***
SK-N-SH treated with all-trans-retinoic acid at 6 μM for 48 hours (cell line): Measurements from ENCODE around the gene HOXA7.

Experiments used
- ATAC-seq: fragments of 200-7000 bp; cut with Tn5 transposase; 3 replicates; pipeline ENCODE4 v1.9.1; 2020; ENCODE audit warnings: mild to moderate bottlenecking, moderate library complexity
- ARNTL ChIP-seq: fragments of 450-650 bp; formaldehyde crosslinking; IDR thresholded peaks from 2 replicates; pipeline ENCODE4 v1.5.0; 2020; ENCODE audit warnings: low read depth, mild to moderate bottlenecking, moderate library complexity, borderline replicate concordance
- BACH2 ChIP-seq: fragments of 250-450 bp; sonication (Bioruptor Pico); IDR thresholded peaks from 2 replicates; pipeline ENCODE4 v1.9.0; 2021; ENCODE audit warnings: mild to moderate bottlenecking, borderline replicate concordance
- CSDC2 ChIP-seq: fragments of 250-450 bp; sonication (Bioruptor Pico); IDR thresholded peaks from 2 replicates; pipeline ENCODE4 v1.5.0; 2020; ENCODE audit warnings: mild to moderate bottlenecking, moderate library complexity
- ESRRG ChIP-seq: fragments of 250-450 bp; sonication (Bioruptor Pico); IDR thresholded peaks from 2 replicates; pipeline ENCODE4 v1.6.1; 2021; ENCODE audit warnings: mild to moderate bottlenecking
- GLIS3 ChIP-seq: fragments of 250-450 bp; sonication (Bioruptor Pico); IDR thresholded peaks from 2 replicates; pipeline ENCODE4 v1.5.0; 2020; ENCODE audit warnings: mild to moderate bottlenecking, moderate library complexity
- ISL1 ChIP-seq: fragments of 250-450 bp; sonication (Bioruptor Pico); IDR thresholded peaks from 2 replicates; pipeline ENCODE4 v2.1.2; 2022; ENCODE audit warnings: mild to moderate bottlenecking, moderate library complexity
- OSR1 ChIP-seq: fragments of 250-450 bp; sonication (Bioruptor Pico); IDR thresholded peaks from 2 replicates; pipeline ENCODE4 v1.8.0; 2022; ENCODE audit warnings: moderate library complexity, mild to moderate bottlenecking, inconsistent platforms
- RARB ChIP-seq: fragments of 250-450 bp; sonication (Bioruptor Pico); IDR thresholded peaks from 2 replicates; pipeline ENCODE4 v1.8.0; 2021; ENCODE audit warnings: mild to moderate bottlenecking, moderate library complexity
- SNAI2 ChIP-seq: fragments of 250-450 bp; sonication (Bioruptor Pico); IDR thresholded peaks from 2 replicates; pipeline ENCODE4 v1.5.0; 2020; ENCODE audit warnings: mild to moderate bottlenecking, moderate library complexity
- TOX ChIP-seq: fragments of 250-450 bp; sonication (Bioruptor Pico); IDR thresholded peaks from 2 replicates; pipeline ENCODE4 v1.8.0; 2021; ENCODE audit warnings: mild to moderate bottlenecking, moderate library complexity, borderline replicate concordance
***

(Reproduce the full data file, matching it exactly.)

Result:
SK-N-SH treated with all-trans-retinoic acid at 6 μM for 48 hours (cell line): Measurements from ENCODE around the gene HOXA7.

Experiments used
- ATAC-seq: fragments of 200-7000 bp; cut with Tn5 transposase; 3 replicates; pipeline ENCODE4 v1.9.1; 2020; ENCODE audit warnings: mild to moderate bottlenecking, moderate library complexity
- ARNTL ChIP-seq: fragments of 450-650 bp; formaldehyde crosslinking; IDR thresholded peaks from 2 replicates; pipeline ENCODE4 v1.5.0; 2020; ENCODE audit warnings: low read depth, mild to moderate bottlenecking, moderate library complexity, borderline replicate concordance
- BACH2 ChIP-seq: fragments of 250-450 bp; sonication (Bioruptor Pico); IDR thresholded peaks from 2 replicates; pipeline ENCODE4 v1.9.0; 2021; ENCODE audit warnings: mild to moderate bottlenecking, borderline replicate concordance
- CSDC2 ChIP-seq: fragments of 250-450 bp; sonication (Bioruptor Pico); IDR thresholded peaks from 2 replicates; pipeline ENCODE4 v1.5.0; 2020; ENCODE audit warnings: mild to moderate bottlenecking, moderate library complexity
- ESRRG ChIP-seq: fragments of 250-450 bp; sonication (Bioruptor Pico); IDR thresholded peaks from 2 replicates; pipeline ENCODE4 v1.6.1; 2021; ENCODE audit warnings: mild to moderate bottlenecking
- GLIS3 ChIP-seq: fragments of 250-450 bp; sonication (Bioruptor Pico); IDR thresholded peaks from 2 replicates; pipeline ENCODE4 v1.5.0; 2020; ENCODE audit warnings: mild to moderate bottlenecking, moderate library complexity
- ISL1 ChIP-seq: fragments of 250-450 bp; sonication (Bioruptor Pico); IDR thresholded peaks from 2 replicates; pipeline ENCODE4 v2.1.2; 2022; ENCODE audit warnings: mild to moderate bottlenecking, moderate library complexity
- OSR1 ChIP-seq: fragments of 250-450 bp; sonication (Bioruptor Pico); IDR thresholded peaks from 2 replicates; pipeline ENCODE4 v1.8.0; 2022; ENCODE audit warnings: moderate library complexity, mild to moderate bottlenecking, inconsistent platforms
- RARB ChIP-seq: fragments of 250-450 bp; sonication (Bioruptor Pico); IDR thresholded peaks from 2 replicates; pipeline ENCODE4 v1.8.0; 2021; ENCODE audit warnings: mild to moderate bottlenecking, moderate library complexity
- SNAI2 ChIP-seq: fragments of 250-450 bp; sonication (Bioruptor Pico); IDR thresholded peaks from 2 replicates; pipeline ENCODE4 v1.5.0; 2020; ENCODE audit warnings: mild to moderate bottlenecking, moderate library complexity
- TOX ChIP-seq: fragments of 250-450 bp; sonication (Bioruptor Pico); IDR thresholded peaks from 2 replicates; pipeline ENCODE4 v1.8.0; 2021; ENCODE audit warnings: mild to moderate bottlenecking, moderate library complexity, borderline replicate concordance